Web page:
AIOps – Between early adopters and skeptical mainstream

First, let’s get on the same page.

AIOps is a term coined by Gartner in an article on the evolution of IT operations with the recent addition of machine learning capabilities and artificial intelligence. Gartner defines AIOps as, “systems that combine big data and AI or machine learning functionality to enhance and partially replace a broad range of IT operations processes and tasks, including availability and performance monitoring, event correlation and analysis, IT service management, and automation.”

So what does AIOps mean in practice?

The term “AIOps” sounds very sci-fi and futuristic. You half-expect to be talking to cyborgs about it. Look beyond the word and you will see the natural next step for IT operations. With big data becoming an important part of each function within every business, IT managers felt the need to tap into this vast source of information. Once they did, they found huge quantities of useful information and high volumes of (apparently) useless data.

Enter machine learning which looks at data generated by the business, then can discover anomalies and patterns based on complex algorithms that can be further used in automation jobs.

So we’re working with two types of information: one that is unpredictable (anomalies) and one which is predictable (patterns). Automated tasks based on anomalies are more difficult to implement because anomalies are naturally….unpredictable. Instead, someone has to first analyze the anomaly and then -based on the findings – to apply a fix.

Patterns,on the other hand, are often problems, failures and issues which arise time and time again. Patterns are where automation comes into play. Automation is what rounds-up AIOps into the solution that is promising enough to be embraced by early adopters. Because of their nature, we often address patterns with repetitive, and often manual, tasks. Because these tasks are repetitive, we can automate them.

A simplified diagram of the AIOps process

Let’s take a real life scenario. We already established how important data is and as such how important storage has become in recent years. I have faced many situations in which storage became a problem because of over-provisioning or under-provisioning which lead to SQL jobs being stopped, servers running slow, applications stopping and so on and the worst part of it is that it’s not always the first thing that crosses your mind when it happens.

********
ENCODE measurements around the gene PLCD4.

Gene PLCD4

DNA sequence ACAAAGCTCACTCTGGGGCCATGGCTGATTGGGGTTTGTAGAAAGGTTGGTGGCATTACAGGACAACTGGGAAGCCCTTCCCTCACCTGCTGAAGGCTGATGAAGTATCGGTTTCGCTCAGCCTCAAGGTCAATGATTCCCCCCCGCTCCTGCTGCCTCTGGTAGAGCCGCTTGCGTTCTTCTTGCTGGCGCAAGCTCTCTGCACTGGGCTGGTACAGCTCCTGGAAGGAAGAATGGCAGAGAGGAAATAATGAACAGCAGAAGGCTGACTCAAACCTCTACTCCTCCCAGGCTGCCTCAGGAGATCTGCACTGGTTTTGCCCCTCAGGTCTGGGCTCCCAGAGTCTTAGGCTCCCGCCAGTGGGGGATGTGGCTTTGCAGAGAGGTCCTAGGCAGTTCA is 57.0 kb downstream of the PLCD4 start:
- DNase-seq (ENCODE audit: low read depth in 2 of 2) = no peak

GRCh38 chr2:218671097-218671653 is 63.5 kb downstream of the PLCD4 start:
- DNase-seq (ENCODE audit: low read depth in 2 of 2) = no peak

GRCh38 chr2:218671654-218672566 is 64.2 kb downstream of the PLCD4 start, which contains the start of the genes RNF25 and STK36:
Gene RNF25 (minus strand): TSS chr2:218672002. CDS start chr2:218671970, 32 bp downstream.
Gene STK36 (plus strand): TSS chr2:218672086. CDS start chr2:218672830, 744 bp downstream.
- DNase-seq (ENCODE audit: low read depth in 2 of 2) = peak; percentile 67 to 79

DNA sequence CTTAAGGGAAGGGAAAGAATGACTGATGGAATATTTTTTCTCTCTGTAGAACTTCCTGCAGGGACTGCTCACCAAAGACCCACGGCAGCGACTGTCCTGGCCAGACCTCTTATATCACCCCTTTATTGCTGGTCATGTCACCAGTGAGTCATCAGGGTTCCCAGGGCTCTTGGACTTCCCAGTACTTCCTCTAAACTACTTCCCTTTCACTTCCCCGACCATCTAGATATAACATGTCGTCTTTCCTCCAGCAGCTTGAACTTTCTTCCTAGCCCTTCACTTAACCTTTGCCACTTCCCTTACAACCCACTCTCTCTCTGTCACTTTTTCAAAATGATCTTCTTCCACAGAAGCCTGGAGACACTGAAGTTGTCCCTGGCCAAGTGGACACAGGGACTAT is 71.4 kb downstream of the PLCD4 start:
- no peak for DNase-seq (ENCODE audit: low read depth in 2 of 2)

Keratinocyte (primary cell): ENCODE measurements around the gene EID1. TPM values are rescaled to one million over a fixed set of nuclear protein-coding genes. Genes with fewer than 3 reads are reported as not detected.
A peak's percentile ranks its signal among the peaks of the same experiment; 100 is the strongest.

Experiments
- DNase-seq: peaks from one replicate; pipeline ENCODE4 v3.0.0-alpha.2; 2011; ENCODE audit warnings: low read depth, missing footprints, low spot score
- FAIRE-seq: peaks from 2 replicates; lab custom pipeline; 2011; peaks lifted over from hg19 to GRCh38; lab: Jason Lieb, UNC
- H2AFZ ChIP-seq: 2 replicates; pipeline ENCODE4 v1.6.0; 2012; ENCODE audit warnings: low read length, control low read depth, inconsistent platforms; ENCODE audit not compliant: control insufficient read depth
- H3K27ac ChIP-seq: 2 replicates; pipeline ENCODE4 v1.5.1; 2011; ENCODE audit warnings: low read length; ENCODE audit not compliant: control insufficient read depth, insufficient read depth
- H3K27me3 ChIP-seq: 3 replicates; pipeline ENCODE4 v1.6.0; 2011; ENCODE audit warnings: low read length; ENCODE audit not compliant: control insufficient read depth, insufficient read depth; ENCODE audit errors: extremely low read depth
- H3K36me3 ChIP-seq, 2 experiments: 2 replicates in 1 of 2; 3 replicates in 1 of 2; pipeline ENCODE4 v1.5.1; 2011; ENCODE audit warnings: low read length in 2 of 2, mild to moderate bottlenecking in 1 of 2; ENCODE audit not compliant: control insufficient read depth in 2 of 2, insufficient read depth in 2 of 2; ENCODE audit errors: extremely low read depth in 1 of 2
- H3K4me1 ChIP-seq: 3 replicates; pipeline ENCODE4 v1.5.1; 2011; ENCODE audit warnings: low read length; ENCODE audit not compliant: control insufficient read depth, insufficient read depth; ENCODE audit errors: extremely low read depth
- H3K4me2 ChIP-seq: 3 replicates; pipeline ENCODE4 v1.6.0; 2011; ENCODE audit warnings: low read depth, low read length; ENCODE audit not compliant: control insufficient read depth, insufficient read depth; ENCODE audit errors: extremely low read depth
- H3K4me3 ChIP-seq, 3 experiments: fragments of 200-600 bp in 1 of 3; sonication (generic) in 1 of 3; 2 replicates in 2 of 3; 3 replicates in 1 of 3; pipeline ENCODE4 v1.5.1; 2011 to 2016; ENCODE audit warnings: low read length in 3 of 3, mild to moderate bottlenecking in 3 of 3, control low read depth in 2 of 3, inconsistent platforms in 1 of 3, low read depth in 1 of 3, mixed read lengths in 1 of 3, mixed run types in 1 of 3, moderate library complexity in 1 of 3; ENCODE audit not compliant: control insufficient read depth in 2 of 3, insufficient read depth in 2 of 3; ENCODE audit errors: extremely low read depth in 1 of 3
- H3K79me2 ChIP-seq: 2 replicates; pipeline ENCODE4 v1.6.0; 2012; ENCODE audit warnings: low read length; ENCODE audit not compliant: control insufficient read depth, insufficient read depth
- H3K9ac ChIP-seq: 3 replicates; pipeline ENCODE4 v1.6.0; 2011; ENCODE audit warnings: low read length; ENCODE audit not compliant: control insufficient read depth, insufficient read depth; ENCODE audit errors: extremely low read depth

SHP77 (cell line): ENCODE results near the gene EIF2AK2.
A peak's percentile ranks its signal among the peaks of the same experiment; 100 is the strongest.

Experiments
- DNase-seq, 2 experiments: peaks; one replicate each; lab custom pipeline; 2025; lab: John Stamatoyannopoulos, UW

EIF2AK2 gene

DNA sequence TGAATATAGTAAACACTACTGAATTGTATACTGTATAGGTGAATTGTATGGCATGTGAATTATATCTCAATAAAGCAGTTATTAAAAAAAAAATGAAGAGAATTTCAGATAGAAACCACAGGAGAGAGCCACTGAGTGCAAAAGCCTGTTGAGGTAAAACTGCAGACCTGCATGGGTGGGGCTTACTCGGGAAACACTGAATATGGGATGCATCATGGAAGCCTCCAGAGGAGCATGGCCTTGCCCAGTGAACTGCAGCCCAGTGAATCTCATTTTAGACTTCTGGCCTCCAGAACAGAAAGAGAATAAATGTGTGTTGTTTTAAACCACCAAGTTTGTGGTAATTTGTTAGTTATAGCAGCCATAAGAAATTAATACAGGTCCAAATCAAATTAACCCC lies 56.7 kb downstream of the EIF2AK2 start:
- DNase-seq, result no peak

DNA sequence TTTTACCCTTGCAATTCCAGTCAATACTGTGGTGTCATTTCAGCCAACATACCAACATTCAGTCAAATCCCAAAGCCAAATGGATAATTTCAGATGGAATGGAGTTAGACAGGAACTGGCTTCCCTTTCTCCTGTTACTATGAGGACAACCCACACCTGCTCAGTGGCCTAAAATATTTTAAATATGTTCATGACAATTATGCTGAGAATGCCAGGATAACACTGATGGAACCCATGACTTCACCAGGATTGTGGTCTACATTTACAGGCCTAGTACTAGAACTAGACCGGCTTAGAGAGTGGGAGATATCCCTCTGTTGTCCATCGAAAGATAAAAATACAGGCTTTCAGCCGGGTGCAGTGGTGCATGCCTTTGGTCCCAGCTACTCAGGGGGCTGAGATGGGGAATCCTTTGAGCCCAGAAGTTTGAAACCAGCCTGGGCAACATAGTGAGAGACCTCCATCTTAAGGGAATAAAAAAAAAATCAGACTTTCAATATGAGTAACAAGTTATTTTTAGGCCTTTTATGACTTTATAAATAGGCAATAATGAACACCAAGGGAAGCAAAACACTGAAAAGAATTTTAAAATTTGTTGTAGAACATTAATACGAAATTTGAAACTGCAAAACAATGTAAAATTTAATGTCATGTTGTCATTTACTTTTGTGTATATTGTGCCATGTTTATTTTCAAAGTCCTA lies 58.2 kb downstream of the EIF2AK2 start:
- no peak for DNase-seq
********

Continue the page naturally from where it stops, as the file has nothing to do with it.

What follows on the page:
AIOps solves this issue in a very elegant way. A machine learning job is created that analyzez storage usage over a certain period of time (the longer the better). Then it creats a prediction based on that analysis. Nothing fancy so far right? Well using those predictions we can set triggers which will start an automated task to extend disk sizez before the need actualy arises. That went from 0 to 100 really fast didn’t it?

Let’s recap what AIOps does:

  • Collects data, stores, manages, and enhances data
  • Applies Machine Learning
  • Improves a workflow through automation
  • Offers the tools for deep analysis
  • Creates alerts for humans to look at
  • In the long run implement auto-remediation

What AIOps isn’t

First of all it’s not a universal solution for everything and anything. AIOps is still young and needs time to mature – it is at the point where we can talk about it and start gaining experience but it is not yet a technology ready to be applied to all aspects of IT operations. So why do we talk about it?

Because it’s where IT operations is heading. It will become mainstream thanks to its potential to increase IT performance and lower the costs and resources to do it. In the same article, Gartner expects an 8-fold increase in market share for AIOps from 5% currently to 40% by 2022. This is a massive evolution and speaks volumes about the huge opportunities to transform IT operations.

What’s with the early adopters and skeptics?

When talking to people about AIOps, we generally find two groups: enthusiasts/early adopters and the more skeptical, cautious mainstream, just as with any new, emerging technology .

Early adopters love the idea: they can already see themselves driving – sorry, riding in a driverless car while their business is being run by itself from a computer they control from their phone. They may think that AIOps is the universal solution to almost everything technology oriented. Realistically, we have to be honest with our enthusiasts and tone down their expectations…for now. AIOps is not at the point of running a business without human intervention and it might never get there – but it is this kind of forward-thinking that starts ideas like AI, Machine Learning or AIOps and for that enthusiasts we salute you!

For the skeptical mainstream,AIOps is just the latest buzzword. Businesses don’t stand still waiting for you to test and fine-tune your algorithms – and there is a clear unease at the idea of computers taking possibly business critical decisions. . And again we shouldn’t be too hard on our skeptics because they are the ones that make sure that things are happening smoothly while we run around looking to invent the Matrix – and for that we thank them!

Where next?

AIOps is the latest entry in a long list of things to look out for in the years to come but the first proof points are here. While we should be patient and understand that every technology needs to “break in” before becoming part of the IT essentials toolkit, the potential is definitely there and starting to show the first results. Successful AIOps adoptions has lead to reduced time to resolution for infrastructure issues, complete infrastructure visibility across vendors and technologies, reduced down-time for business-critical applications just to name a few.